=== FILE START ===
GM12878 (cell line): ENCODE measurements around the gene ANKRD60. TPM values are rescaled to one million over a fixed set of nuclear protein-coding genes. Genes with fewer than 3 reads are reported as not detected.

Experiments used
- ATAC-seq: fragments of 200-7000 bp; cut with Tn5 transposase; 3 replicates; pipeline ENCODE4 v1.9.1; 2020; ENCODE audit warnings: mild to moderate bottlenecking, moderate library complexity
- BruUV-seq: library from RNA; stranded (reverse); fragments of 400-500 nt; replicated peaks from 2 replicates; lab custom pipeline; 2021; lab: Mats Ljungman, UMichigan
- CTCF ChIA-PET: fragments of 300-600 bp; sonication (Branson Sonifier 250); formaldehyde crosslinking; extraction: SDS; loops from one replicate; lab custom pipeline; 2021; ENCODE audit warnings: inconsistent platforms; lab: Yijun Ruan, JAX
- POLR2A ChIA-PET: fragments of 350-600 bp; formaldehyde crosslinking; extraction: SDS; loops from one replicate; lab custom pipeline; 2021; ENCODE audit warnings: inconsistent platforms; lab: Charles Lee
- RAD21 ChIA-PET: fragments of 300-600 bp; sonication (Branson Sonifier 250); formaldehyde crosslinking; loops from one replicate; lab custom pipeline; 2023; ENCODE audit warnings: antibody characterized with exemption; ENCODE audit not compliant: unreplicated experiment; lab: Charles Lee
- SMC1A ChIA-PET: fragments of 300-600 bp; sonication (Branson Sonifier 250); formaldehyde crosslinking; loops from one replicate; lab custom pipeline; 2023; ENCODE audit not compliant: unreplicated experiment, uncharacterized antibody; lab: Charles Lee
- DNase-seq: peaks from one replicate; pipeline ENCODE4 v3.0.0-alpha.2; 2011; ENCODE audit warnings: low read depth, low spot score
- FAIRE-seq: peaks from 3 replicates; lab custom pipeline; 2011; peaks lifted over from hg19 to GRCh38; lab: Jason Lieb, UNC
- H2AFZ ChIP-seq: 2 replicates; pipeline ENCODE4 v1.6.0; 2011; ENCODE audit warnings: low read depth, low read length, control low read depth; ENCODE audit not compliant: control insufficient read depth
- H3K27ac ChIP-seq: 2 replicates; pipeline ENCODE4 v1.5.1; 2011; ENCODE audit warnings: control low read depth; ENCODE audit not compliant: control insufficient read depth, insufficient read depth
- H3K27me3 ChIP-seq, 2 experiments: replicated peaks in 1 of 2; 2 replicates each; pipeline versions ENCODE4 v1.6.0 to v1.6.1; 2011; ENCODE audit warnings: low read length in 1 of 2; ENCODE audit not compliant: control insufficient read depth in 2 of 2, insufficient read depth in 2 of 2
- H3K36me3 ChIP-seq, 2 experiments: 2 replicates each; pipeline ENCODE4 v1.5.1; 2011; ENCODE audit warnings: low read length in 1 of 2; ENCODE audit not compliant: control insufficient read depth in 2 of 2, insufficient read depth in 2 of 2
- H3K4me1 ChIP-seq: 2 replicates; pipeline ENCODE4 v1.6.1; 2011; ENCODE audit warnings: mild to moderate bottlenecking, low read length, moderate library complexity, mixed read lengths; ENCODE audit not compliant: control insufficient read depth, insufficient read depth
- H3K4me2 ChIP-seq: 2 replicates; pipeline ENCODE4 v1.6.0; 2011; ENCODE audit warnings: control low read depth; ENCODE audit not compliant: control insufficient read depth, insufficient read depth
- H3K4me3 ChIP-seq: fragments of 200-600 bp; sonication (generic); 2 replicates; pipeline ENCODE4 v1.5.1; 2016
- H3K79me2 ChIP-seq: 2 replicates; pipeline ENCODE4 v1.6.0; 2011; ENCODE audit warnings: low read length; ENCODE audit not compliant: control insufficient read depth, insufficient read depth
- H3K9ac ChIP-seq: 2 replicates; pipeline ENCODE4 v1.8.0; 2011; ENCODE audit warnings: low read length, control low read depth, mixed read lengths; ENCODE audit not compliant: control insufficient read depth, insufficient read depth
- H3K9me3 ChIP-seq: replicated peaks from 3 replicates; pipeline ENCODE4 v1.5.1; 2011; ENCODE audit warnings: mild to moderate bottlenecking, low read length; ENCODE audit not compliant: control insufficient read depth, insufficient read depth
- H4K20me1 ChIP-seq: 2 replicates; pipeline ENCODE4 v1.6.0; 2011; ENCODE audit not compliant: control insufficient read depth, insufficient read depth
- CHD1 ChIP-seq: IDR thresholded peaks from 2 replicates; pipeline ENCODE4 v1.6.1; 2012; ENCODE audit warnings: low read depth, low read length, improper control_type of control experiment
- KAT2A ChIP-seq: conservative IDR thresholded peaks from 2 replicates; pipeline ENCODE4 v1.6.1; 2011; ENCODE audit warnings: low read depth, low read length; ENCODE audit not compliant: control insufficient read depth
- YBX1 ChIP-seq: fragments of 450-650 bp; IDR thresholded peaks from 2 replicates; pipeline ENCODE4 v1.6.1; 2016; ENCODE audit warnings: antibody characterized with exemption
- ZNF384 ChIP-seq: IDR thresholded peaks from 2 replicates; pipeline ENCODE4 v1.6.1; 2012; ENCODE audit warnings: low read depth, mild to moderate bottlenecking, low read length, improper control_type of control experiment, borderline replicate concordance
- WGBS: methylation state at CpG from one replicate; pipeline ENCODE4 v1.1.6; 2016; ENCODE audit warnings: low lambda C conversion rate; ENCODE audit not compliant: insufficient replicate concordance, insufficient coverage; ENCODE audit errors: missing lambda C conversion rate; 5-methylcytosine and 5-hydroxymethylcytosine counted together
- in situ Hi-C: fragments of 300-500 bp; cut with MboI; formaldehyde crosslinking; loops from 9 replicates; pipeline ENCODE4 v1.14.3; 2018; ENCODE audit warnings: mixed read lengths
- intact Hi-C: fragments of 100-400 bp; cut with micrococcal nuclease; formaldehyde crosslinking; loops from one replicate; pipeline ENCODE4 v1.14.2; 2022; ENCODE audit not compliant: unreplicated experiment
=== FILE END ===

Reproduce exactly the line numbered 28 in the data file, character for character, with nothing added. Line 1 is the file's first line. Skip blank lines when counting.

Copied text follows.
- intact Hi-C: fragments of 100-400 bp; cut with micrococcal nuclease; formaldehyde crosslinking; loops from one replicate; pipeline ENCODE4 v1.14.2; 2022; ENCODE audit not compliant: unreplicated experiment